Updated: Jul 29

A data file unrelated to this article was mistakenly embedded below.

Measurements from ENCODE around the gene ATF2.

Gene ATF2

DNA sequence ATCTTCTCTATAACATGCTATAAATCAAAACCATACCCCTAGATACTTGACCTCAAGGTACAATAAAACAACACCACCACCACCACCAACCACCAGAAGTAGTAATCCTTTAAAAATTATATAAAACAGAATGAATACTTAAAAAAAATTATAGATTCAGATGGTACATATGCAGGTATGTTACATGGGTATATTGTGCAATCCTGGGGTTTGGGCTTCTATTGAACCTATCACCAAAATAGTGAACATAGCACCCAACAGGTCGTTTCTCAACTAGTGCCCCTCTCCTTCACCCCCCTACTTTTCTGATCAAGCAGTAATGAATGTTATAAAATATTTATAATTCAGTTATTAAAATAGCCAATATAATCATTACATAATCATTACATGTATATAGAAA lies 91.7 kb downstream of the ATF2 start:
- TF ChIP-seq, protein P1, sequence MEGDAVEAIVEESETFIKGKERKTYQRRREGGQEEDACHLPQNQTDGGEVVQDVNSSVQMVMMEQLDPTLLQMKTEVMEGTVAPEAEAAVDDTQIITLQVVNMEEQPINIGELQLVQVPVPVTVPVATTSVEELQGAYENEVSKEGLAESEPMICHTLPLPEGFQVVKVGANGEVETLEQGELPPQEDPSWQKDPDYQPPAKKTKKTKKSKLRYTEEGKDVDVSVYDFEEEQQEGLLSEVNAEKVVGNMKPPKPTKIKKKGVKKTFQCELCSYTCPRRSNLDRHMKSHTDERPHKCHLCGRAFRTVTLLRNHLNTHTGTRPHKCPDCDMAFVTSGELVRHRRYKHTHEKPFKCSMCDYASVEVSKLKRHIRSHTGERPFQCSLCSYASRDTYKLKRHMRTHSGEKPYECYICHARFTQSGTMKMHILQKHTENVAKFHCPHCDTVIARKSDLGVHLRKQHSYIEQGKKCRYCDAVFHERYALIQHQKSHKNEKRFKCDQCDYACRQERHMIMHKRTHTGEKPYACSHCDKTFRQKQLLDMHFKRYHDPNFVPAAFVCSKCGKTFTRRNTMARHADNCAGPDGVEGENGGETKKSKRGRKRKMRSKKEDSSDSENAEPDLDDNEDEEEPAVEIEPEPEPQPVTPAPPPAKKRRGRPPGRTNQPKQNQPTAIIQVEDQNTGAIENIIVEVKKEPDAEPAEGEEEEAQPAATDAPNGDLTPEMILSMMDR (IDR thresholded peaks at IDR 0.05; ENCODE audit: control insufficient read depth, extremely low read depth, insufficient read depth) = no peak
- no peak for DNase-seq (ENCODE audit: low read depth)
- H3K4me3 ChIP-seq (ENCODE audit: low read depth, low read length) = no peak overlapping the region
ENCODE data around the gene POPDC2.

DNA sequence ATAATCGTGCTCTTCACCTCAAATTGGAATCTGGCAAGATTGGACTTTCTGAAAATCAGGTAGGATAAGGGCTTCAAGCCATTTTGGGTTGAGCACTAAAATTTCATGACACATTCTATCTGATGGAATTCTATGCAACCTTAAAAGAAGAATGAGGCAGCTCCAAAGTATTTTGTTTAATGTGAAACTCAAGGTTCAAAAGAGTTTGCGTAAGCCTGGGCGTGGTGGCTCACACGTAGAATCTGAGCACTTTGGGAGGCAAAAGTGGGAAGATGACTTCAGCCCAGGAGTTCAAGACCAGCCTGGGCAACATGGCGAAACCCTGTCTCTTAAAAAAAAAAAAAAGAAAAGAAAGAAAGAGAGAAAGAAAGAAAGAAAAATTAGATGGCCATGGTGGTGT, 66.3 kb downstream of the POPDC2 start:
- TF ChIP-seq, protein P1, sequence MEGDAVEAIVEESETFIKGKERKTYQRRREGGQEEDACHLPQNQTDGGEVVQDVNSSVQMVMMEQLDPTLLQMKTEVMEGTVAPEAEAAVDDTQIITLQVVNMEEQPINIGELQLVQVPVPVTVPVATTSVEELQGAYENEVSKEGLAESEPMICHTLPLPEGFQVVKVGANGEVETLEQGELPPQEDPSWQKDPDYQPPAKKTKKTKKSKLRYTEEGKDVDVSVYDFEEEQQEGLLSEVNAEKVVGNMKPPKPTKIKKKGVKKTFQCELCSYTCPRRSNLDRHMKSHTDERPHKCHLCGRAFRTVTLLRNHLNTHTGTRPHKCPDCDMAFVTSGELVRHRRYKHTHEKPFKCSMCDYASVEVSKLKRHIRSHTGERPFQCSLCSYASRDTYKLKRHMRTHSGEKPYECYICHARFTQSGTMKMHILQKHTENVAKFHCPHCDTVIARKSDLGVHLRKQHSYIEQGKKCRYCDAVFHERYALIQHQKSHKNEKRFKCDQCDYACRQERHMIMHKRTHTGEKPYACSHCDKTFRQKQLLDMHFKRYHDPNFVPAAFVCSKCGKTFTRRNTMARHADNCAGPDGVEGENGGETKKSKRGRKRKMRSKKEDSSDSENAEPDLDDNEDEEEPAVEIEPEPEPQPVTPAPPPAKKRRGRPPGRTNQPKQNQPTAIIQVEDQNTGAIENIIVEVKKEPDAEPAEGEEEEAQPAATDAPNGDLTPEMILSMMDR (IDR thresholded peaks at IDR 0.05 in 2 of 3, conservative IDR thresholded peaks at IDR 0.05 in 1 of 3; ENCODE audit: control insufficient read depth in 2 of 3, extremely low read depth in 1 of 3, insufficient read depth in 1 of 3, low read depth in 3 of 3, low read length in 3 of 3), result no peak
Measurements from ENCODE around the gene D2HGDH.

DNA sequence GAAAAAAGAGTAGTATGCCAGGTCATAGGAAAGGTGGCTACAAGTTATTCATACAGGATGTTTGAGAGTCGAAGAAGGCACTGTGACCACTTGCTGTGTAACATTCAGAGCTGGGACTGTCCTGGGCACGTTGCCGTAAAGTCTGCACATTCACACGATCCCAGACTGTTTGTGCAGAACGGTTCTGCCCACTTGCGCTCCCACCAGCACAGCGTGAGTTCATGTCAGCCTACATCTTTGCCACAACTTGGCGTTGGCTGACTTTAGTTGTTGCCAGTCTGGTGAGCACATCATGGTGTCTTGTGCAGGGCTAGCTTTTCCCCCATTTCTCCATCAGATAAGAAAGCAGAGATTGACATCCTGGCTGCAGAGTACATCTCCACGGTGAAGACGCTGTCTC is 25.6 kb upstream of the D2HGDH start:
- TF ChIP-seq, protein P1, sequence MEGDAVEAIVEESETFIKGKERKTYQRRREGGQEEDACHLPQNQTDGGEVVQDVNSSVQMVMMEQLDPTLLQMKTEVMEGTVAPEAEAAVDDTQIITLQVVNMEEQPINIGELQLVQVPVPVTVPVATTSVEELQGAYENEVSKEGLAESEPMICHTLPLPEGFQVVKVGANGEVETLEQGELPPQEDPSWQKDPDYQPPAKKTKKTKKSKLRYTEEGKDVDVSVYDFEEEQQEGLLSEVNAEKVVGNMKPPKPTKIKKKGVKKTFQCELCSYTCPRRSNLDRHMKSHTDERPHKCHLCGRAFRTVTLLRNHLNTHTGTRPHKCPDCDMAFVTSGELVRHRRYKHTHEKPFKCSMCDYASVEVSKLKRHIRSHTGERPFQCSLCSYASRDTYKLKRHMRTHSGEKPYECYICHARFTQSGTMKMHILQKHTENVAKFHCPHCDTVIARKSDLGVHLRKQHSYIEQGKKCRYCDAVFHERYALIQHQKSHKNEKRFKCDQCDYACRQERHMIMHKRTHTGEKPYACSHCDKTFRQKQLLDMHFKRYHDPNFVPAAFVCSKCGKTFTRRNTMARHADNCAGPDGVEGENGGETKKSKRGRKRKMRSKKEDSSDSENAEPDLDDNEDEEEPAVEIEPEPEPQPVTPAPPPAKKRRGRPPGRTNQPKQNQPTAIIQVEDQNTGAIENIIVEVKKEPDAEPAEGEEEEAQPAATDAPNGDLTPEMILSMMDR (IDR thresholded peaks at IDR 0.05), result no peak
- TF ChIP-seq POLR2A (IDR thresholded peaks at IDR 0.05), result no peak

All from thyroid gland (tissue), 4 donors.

It has been some time since I have written. I started classes to obtain the Chartered Advisor in Philanthropy designation. I am taking two classes. One is on Planned Giving and the other is on Impact. There are some interesting readings that are serving to be a nice refresher for me. Reading and attending class makes me think back to my days at the Fels Institute where I earned my Masters Degree. I was working at SEI developing the Philanthropy business and attending school full time. It was an indulgent time for me. I am certainly one of those people who enjoys learning in the classroom. There are opportunities to read and process. So often we read articles and books, but don’t give ourselves the chance to process the information let alone apply the learning. I had a really unique opportunity to learn, to process and to apply. I think families are faced with this same challenge. Charitable gifting is time-consuming. You want to understand and learn about the issue. You want to investigate the nonprofit and its programs processing how those programs address the issue. And you want to apply your resources. For smaller foundations or for families with donor advised funds (both without staff) the joy in gifting could turn into a burden. I worked with a second generation family and they struggled with the work associated with gifting money in a thoughtful and consistent way without staff. This is why the support of a philanthropic advisor can be so important and really make the difference for a family.